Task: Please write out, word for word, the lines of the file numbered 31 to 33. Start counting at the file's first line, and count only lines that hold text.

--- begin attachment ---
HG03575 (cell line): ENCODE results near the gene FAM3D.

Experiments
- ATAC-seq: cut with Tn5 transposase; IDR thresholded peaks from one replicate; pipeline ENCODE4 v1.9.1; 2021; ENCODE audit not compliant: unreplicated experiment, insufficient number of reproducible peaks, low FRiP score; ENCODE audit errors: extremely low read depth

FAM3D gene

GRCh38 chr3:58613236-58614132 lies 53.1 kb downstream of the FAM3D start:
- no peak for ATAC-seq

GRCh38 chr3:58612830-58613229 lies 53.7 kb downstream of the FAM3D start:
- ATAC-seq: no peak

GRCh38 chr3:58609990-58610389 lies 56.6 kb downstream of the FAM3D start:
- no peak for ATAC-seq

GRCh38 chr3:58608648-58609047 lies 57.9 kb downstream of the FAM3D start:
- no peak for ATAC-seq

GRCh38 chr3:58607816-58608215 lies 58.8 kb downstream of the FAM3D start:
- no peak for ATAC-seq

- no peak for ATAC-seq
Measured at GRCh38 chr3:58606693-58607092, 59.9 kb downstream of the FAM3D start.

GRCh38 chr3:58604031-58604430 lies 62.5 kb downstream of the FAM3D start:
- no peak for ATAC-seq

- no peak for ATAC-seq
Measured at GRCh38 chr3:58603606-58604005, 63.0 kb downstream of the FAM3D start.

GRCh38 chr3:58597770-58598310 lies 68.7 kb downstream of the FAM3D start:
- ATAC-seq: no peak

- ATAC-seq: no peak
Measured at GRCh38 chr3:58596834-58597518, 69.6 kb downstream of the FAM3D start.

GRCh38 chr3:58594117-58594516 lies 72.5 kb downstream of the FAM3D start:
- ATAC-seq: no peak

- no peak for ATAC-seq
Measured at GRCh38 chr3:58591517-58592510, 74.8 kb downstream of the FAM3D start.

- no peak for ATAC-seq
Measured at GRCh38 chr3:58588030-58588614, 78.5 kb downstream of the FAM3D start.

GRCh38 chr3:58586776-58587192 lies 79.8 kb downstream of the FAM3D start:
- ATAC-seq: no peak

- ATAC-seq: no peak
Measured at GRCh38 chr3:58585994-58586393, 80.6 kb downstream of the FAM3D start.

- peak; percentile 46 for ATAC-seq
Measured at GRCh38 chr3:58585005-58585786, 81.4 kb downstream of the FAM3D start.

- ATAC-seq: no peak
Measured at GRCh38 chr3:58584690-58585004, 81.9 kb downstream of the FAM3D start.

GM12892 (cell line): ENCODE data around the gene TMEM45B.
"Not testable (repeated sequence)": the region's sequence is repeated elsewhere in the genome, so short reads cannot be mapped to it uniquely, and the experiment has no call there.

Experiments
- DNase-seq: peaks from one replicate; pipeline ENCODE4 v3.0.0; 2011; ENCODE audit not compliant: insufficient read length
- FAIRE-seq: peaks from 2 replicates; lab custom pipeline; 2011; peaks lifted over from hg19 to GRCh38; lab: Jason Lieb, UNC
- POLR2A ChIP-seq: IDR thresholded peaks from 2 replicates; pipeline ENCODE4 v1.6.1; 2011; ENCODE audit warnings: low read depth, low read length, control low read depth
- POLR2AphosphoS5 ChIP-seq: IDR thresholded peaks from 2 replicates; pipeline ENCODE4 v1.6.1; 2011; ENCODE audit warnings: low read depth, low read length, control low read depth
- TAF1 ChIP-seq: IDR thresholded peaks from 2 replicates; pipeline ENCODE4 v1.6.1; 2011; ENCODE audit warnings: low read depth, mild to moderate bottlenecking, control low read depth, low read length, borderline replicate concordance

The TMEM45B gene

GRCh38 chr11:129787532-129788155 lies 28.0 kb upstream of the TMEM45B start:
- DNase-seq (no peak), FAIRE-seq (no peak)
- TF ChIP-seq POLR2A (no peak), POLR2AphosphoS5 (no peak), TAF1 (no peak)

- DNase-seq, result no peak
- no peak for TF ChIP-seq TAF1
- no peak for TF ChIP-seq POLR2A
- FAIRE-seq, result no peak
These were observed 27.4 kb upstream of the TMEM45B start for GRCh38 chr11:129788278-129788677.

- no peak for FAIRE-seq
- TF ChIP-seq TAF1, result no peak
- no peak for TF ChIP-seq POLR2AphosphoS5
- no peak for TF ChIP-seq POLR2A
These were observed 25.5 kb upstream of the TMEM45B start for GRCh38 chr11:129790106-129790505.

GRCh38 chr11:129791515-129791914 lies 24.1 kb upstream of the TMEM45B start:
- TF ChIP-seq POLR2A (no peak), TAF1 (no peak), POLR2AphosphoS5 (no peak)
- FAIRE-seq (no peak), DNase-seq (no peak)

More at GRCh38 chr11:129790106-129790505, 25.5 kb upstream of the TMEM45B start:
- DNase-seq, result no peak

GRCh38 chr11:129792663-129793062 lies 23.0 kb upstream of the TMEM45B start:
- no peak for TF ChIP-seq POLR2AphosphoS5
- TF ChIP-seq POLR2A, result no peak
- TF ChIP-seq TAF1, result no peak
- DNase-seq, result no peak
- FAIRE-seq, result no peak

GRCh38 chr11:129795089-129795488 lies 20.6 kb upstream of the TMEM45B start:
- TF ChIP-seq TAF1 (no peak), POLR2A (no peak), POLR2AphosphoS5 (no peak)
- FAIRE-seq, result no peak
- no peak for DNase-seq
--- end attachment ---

GRCh38 chr3:58586776-58587192 lies 79.8 kb downstream of the FAM3D start:
- ATAC-seq: no peak

- ATAC-seq: no peak